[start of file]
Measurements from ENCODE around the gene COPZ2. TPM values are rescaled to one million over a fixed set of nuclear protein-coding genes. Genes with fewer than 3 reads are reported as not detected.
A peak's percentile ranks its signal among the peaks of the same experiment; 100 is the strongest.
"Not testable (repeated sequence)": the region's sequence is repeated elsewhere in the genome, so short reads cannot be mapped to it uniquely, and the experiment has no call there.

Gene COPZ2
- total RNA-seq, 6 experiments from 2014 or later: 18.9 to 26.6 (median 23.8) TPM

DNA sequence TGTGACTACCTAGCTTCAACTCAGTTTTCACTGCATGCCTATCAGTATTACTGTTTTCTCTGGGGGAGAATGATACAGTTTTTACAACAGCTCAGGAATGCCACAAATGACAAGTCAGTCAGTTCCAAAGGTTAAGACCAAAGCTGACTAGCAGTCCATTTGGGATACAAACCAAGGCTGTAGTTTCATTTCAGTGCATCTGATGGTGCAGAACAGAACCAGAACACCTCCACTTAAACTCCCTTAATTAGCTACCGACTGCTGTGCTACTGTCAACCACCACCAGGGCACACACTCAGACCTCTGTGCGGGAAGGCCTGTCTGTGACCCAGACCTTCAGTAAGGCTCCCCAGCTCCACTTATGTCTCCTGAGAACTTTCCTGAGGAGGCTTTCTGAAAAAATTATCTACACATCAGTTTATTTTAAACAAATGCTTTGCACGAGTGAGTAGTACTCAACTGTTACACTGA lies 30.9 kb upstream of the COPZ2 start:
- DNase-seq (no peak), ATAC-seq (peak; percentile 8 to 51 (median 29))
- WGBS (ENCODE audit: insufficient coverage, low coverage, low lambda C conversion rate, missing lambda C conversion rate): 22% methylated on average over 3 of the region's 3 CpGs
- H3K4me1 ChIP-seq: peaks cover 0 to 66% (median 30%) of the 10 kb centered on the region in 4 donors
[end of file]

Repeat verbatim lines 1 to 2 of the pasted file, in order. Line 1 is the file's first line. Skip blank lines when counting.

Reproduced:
Measurements from ENCODE around the gene COPZ2. TPM values are rescaled to one million over a fixed set of nuclear protein-coding genes. Genes with fewer than 3 reads are reported as not detected.
A peak's percentile ranks its signal among the peaks of the same experiment; 100 is the strongest.